When a consumer purchases a retail product, they assume it is correctly made and will effectively serve its intended purpose. In cases where a product fails to meet these expectations and a consumer suffers injury because of a product’s underlying defect, any parties involved in the manufacture of the defective item may be held liable for damages.
If you or a loved one suffered personal injuries from a consumer product defect, you could bring a product liability claim against the manufacturer. An Atlanta defective products lawyer could help you pursue legal recourse to recover any damages you may be entitled to.
A “consumer product,” as defined under the Magnuson – Moss Warranty Act at 15 U.S.C. §2301(1), is any tangible good that is ordinarily bought or sold in commerce for personal, household, or family purposes. In the realm of product liability, a consumer product is defective if it has an inherent flaw in its design, an error in its manufacturing, or a defect in its warnings or instructions. The parties that may be liable for damages for a defective product will vary depending on which type of claim an injured party brings.
A product has a design defect if it poses an unreasonable risk of harm to the consumer when used for its intended purpose and properly manufactured. If a product that is typically safe has an error in the assembly process, making it dangerous to use, then the product has a manufacturing defect. A marketing defect occurs when the manufacturer of a product that is generally considered to be inherently unsafe fails to sufficiently instruct or warn consumers of the product’s potential dangers and risks.
Knowing which type of product liability claim to bring could be vital to the recovery of damages. A nearby attorney with experience handling product liability cases could provide valuable insight into which claim an injured party can file.
If a party incurs injury due to a manufacturer’s negligence, the manufacturer may be held liable for the resulting harm under § 51-1-11(b) of the Official Code of Georgia Annotated. Although the injured party may recover damages from the manufacturer of a defective product, whether the seller is liable will depend on the type of claim.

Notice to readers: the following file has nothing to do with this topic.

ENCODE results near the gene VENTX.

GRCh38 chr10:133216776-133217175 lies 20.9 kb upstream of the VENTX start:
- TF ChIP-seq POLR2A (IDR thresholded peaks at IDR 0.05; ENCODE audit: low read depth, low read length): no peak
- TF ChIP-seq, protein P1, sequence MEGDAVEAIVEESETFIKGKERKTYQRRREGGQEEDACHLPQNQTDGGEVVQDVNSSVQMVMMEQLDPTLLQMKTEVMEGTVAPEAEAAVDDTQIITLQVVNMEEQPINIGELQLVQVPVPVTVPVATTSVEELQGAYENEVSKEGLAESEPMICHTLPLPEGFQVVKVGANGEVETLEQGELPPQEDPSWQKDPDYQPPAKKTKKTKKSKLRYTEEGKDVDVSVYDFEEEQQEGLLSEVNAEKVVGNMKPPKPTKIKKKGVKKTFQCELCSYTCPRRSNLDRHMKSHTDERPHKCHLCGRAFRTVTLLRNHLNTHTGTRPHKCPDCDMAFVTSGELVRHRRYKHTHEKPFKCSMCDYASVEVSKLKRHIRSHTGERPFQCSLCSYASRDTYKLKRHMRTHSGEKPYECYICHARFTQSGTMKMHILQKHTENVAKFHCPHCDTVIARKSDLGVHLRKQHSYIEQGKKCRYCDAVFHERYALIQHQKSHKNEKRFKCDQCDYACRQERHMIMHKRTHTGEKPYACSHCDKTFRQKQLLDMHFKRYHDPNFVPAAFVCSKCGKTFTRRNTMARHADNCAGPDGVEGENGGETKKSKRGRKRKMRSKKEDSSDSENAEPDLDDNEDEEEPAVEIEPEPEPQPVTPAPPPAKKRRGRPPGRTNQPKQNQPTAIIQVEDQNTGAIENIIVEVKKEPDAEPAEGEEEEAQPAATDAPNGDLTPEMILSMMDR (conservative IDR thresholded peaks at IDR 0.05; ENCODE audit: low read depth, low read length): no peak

Unlike product manufacturers, a seller, as defined under O.C.G.A. § 51-1-11.1(a), is a party that conducts business by procuring, modifying, or repairing goods for sale to consumers, but has nothing to do with the manufacturing of such goods. In cases where the basis of a products liability claim is strict liability (i.e., liability without requiring proof of negligence), the product seller may not be held responsible to the same degree as the manufacturer under O.C.G.A. § 51-1-11.1(b).
A knowledgeable products liability attorney in the area could determine whether an entity involved in the manufacture of a faulty item may be held liable for injuries resulting from its defect.
Millions of manufactured consumer products are bought and sold each day. With the rapid development of online shopping, consumers now have an even faster, more efficient way to purchase retail products. As demand and necessity for consumer goods grow, so does the risk of injury from defective or dangerous items.
If you have recently sustained injuries from a defective consumer product, you may have a viable product liability claim. To learn more about your case and your available opportunities, call to schedule a consultation with an Atlanta defective products lawyer today.